three members, Dr. B. F. Camp, W. B. already. I hazard the assertion that true. Jacksonville is nearer the center
Stillwell and R. H. Paul being present, at least twenty-five per cent of the tur- of this population than any of the
no action was taken, pentine and lumber men in this section Northern Atlantic Coast cities. Where
Col. W. S. West, of Valdosta, was un- are cattlemen also. They already see do the Armour people bring their beef
avoidably absent on account of a prev- the handwriting on the wall. One of from that comes to Jacksonville? The
ious engagement in Atlanta. Several let- tle leading turpentine men here is also impression is that it comes from Chica-
ters from lumbermen invited were read, one of the leading stockfarmers. go. Mistake. It comes from Texas. But
all speaking in favor of a change. "It is a funny proposition, but a true as one of the outcomes om the coming
This meeting was better attended one that our lands are worth more with cattle-breeders' convention, I expect to
than any Association meeting has been the timber off as grazing lands than be- see within a few years Florida sending
beef to Chicago. The impression is prev-
lately, but the effect of such a positive fore the timber was cut. People from aent that the high price of beef is due
demand for a change in the rules, will the North bought thousands of acres of to the beef trust. Another mistake.
make the next Association meeting to land from our people, who are now sell- It is due to the fact that the cattle
be held in Jacksonville. March 16, 1904, ing them back to our people again, ranges of the West are rapidly giving
the best attended meeting on record. "The period of intensive farming will way to the small farms. The cattle-
not come for some years yet, meanwhile men are more and more circumscribed
STOCK BREEDERS WILL MEET. the stockmen will put in those easily year after year, and therefore cannot i
(Continued from page 1.) raised crops that cattle like best, such c n
the address of several of them, and I as the velvet ean and cassava. These p t un e as many cattle nor as cheaply as
have done so. I have invited Mr. Cros- ow easilyut little cul they did a few years ago. It costs now I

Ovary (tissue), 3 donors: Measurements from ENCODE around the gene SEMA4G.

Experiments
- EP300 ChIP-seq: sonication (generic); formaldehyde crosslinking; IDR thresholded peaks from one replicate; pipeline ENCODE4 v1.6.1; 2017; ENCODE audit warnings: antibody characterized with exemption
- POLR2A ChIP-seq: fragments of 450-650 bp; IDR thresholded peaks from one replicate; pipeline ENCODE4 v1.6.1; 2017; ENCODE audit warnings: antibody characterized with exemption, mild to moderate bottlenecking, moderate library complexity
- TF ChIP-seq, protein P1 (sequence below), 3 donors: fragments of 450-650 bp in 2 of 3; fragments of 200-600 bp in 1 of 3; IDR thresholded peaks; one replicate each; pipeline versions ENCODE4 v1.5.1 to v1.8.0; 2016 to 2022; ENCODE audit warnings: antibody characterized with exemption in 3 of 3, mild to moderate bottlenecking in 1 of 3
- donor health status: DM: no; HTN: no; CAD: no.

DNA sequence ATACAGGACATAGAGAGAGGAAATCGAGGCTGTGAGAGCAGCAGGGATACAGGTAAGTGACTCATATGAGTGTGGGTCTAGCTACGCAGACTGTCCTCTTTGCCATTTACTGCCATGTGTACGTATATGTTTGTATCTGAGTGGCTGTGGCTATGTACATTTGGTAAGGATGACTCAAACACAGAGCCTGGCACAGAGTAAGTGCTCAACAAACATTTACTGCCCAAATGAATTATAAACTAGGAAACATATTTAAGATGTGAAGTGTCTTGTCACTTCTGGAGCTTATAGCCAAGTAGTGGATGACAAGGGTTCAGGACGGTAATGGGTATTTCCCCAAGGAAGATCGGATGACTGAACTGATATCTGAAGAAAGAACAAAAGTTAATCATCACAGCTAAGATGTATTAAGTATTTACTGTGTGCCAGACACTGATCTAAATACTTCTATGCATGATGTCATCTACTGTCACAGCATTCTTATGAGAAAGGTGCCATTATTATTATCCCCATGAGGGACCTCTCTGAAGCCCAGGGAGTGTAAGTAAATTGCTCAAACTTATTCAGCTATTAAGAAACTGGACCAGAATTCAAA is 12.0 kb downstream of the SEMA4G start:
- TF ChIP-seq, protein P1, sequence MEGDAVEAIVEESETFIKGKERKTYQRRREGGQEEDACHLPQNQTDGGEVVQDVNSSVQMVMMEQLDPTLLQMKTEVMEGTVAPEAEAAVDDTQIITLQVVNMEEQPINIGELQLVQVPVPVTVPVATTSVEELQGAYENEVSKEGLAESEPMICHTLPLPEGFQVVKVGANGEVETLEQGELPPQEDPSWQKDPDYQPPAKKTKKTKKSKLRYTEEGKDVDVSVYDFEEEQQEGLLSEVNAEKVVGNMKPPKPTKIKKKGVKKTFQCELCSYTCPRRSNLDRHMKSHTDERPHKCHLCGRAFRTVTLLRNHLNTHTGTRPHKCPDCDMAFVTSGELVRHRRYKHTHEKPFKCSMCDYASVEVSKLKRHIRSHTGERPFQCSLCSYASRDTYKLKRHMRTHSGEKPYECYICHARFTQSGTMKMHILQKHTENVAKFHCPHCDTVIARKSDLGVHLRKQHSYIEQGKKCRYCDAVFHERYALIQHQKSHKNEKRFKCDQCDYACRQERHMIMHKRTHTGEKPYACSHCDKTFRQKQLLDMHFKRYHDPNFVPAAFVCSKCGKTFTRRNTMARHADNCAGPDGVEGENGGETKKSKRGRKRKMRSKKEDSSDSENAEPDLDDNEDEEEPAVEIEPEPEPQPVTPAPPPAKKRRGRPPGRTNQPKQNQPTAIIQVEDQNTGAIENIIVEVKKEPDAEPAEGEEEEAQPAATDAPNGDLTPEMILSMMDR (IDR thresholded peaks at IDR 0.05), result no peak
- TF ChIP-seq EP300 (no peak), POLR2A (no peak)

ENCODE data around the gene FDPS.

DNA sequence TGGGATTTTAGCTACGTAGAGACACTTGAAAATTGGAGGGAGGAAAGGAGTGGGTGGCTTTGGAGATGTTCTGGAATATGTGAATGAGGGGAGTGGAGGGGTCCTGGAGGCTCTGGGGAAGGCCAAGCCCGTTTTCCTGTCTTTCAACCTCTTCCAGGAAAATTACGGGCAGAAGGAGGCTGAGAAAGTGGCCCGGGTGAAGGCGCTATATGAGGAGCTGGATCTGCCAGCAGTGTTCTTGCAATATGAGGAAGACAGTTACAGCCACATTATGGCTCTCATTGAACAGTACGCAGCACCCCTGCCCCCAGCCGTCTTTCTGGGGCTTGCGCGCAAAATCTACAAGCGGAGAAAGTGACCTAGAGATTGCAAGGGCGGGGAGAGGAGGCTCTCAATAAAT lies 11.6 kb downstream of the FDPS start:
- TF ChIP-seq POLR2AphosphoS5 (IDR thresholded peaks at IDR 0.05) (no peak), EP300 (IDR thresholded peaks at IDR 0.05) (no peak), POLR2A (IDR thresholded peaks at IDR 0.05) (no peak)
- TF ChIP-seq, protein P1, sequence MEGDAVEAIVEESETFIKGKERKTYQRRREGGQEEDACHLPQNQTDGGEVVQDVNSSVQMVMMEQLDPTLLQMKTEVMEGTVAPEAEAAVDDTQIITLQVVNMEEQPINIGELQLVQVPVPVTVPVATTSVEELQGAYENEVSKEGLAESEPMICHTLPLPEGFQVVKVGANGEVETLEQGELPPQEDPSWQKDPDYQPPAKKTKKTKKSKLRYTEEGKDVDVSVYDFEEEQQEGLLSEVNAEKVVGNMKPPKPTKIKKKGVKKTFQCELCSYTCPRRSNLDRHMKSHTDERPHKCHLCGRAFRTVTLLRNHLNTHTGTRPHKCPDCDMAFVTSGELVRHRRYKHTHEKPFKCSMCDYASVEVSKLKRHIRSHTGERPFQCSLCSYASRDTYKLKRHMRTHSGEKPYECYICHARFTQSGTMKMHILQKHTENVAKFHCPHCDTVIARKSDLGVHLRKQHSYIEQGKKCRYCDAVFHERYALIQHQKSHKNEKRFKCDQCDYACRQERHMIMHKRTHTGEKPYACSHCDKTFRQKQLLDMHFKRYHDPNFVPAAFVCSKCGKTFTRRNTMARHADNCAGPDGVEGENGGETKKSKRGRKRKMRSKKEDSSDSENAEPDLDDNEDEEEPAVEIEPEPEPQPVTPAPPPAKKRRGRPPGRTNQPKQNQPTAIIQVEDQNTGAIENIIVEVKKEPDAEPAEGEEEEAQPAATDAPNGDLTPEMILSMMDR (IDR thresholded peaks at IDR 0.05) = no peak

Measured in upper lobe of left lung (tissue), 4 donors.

by to be with us on the 22d and address tivation. from five to six cents a pound to raise
the meeting. Later he proposes to ar- "'.The meeting of the cattle breeders' their cattle, selling on the hoof. In Flor-
range with some of the cattlemen for association in this city on the 22d inst. idla we will be able to sell them at less
experimental work along the line of pas- will mark n era in the development and ts on the hoof, and make mon-
turage, etc. Progress of this State. There will be! "There will be a good crowd here, and
Pac I know but little o the t at tht meeting gentlemen who ,,many important uetions will be solved,
cattle business, but I have made it my have made a study of cattle grazing ,on g them how s to improve their
business to talk with men who do, and and cattle raising in Florida, who will r g o cattle wat kinmpr do best
among them I cill mention Dr. H. T best
among them I will mention Dr. H. T. open the eyes of those attending. You in Florida, improved methods of raising'
Lykes, of Hillsborough, who only a short ,a k for some startling facts. and caring for the cattle, etc."
time ago told me that he regarded the (ne gentleman will have the facts and Col. E. C. Iong, of (G. S. Baxter & Co.:
plan of converting our waste lands into figures to prove that recently a man "It is about the best thing we can do
cattle grazing farms perfectly feasible. ,lught 90 acres of land and sowed it with our lands after cutting off the tim-
"I am looking forward to the meeting to velvet heans at a cobt of $3 an acre. Ier. to utilize theim for grazing purposes."
with much interest." lI, lh.ught a stock of common cattle Arthur Meigs: "I have seen for a long
Edwin Brobston. of Brohbston, Fendlig -m'ch as cou ll t he had in the neighbor- time that the time had to come when
& Co.: -"Robert Toombs once said that ho1. turned them into this field and our eut-oer lands would have to be
civilization was divisible into four pe- fattened them so in 71 lda.v that at the largely devoted to cattle-grazing. There
riods. that of the huntsman, the herds- ndl of that time he sold them out at are several things to be considered, how-
man. the agriculturist and the manu- ,a pIofit of .$3.4N). ev r. For instance. the wiregrass that *
fairtcrar Th hllnsma n'u rivoation I lav ...... .. ... 0


in. roaming the virgin forests. The